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Posted by on Sep 17, 2007 in Arts & Entertainment, War | 14 comments

They Hated Her…They Really Hated Her! Sally Field Censored On Emmys


In 1985 actress Sally Field won an Oscar and bubbled to millions of TV viewers and the Academy: “You like me, you really like me!”

She wasn’t as well liked last night — when she was censored at the Emmys which cut off part of her anti-war comments.

Who’s to blame?

Some news reports specify it is Fox, Rupert Murdoch’s company which includes Fox News, the administration and General David Petraeus’ favorite news network for exclusive interviews conducted by noddingly sympathetic journalists and personalities such as Sean Hannity who ask all the “right” questions and leave out many of the “wrong” ones. But other reports indicate it was “the producers” of the program, which would not necessarily be the network. OR it could in reality have been a combination of both…

No matter. The bottom line is that someone with an itchy finger decided Fields words apparently would be dangerous to the ears of viewers so they censored her.

Think Progress:

At tonight’s Emmy Awards show, the audience cheered Sally Field’s acceptance speech, which recognized the mothers of U.S. troops. “Surely this [award] belongs to all the mothers of the world,” she stated. “May they be seen, may their work be valued and raised. Especially to the mothers who stand with an open heart and wait. Wait for their children to come home from danger, from harm’s way, and from war. I am proud to be one of those women.”

Field then continued, “If mothers ruled the world, there would be no –” But the Fox Emmycast cut off her sound and pointed the camera away from the stage, silencing the rest of her sentence: “god-damned wars in the first place.”

Click HERE and see the video.

The L.A. Times:

Producers of Sunday’s Emmy telecast bleeped best drama actress winner Sally Field in the midst of a controversial acceptance speech attacking U.S. involvement in Iraq.

“If mothers ruled the world, there wouldn’t be any god -” she said when the sound went dead and the camera suddenly turned away from the stage so viewers would be distracted. Chopped off were the words “god-damned wars in the first place.” (The phrase was not censored in the Canadian telecast.)

…Backstage, in the press room later, Field told reporters, “I would have liked to have said more four-letter words up there!

“Oh, well. I’ve been there before!” Field added when asked what she thought of the gagging. “Good. I don’t care. I have no comment other than, ‘Oh, well.’ I said what I wanted to say. I wanted to pay homage to the mothers of the world. And I very, very seriously think that if mothers ruled the world we wouldn’t be sending our children off to be slaughtered.”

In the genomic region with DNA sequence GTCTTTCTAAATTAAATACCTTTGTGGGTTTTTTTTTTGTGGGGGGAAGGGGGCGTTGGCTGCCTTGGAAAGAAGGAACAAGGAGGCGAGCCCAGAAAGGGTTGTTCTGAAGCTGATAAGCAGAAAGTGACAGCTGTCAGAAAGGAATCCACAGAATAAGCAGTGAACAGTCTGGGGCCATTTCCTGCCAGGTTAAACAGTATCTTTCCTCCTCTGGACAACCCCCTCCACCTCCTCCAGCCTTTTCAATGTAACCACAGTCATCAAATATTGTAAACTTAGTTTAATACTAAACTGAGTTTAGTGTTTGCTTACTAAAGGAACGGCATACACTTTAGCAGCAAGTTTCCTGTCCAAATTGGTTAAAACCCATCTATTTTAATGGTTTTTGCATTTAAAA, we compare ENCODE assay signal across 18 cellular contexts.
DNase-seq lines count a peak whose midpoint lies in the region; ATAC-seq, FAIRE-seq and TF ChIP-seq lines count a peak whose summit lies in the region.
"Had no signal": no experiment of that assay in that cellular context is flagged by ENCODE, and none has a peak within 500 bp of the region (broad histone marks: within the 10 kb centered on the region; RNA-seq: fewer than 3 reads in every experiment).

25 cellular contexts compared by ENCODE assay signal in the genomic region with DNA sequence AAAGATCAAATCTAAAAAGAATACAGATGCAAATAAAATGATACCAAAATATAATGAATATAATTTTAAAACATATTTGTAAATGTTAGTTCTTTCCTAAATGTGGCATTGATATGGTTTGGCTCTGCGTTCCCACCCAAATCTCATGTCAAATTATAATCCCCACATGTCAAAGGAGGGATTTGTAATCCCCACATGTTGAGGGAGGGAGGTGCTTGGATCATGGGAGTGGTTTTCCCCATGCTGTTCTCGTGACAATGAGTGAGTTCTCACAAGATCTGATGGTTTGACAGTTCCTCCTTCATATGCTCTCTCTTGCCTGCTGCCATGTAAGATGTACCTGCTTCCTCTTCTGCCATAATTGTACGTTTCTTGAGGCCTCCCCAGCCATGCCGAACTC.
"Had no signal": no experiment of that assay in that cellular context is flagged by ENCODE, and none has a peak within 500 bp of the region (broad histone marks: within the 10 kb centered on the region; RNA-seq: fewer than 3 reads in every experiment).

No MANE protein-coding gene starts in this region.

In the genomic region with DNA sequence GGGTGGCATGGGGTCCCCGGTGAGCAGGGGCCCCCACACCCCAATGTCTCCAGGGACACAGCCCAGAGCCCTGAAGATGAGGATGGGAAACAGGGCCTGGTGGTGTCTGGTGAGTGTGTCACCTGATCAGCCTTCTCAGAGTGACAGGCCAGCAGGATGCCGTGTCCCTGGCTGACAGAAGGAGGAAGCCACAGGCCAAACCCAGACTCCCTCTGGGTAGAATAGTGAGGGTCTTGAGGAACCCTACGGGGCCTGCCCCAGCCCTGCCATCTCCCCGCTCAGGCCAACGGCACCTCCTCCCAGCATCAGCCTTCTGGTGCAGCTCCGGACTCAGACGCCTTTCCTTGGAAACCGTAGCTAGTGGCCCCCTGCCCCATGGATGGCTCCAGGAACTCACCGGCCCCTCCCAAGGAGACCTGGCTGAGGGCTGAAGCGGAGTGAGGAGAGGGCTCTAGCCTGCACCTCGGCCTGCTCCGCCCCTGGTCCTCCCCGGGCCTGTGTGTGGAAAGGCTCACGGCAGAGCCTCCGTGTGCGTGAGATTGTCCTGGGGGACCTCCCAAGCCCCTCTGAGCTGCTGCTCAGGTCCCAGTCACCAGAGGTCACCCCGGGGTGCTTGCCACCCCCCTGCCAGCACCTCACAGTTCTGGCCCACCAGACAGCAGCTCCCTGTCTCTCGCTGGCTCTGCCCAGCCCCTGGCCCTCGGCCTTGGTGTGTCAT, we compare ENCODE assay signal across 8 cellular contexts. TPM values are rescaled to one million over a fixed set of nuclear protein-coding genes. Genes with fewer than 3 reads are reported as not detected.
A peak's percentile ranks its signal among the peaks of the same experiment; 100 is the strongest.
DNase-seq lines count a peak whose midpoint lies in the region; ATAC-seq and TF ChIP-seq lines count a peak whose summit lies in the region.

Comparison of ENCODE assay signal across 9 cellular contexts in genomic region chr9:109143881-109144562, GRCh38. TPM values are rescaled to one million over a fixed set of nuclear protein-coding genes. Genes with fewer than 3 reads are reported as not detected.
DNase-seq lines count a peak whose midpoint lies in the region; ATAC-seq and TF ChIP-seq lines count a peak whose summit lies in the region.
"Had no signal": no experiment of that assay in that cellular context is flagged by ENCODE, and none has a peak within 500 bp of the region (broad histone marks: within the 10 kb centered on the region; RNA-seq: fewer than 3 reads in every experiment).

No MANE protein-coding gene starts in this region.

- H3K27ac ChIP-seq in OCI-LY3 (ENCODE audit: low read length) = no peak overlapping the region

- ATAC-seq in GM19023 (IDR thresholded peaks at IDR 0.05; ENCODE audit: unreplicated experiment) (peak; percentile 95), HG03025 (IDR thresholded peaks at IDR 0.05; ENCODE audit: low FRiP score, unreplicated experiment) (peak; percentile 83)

When she was pressed for further comment, she added, “Too bad. That’s a shame. And I think I probably shouldn’t have said the ‘god’ in front of the ‘damn.’…If they bleep it, oh, well. I’ll just say it somewhere else.”

Were the words profane? No, the Times says:

Technically, Field’s censored words are not profane. A 2004 FCC ruling specifically stated no objection to the use of “god damn” on TV when making a judgment on the uproar over Bono swearing at the Golden Globes in 2003 where he used more colorful language.

Popular Washington Post TV critic Tom Shales points out that last night’s telecaste featured several censorship moments — but the others were for language and Sheild’s appeared to be political.

Which would be a milestone:

The third instance of censorship may have been political. Sally Field, making one of her long and rambling acceptance speeches (winning for best actress in a drama on “Brothers & Sisters”), was interrupted by silence when she used a God-related swear word in voicing antiwar sentiments. According to the Associated Press, she said, “If the mothers ruled the world, there would be no [expletive] wars in the first place.”

If Fox censored Field for political reason, it would be an ugly first in the history of the Emmys.

What remains puzzling is why a political statement so mild in this era of screehing talk radio and equally screeching weblogs is censored at all.

If the idea is to prevent it from going out on the airwaves, the next day the incident will be all over the news, in newspapers and flash across the increasingly influential and demographically youthful Internet like a lightning bolt.

If she had been allowed to finish her comment, it would have merely been quoted and perhaps inspired some blog posts from conservative bloggers who had some extra time on their hands and had already done their other more important posts.

But by censoring her, her full statement will now get a LOT more publicity, the clip will be played and whoever censored her (Fox or some producer who apparently feared The Weekly Standard would not watch futurre telecasts) will come out of it looking silly, politically dumb and in the end ineffectual.

And Field? She’ll get to do some talk shows.

But, Sally, beware of that invitation from Bill O’Reilly…

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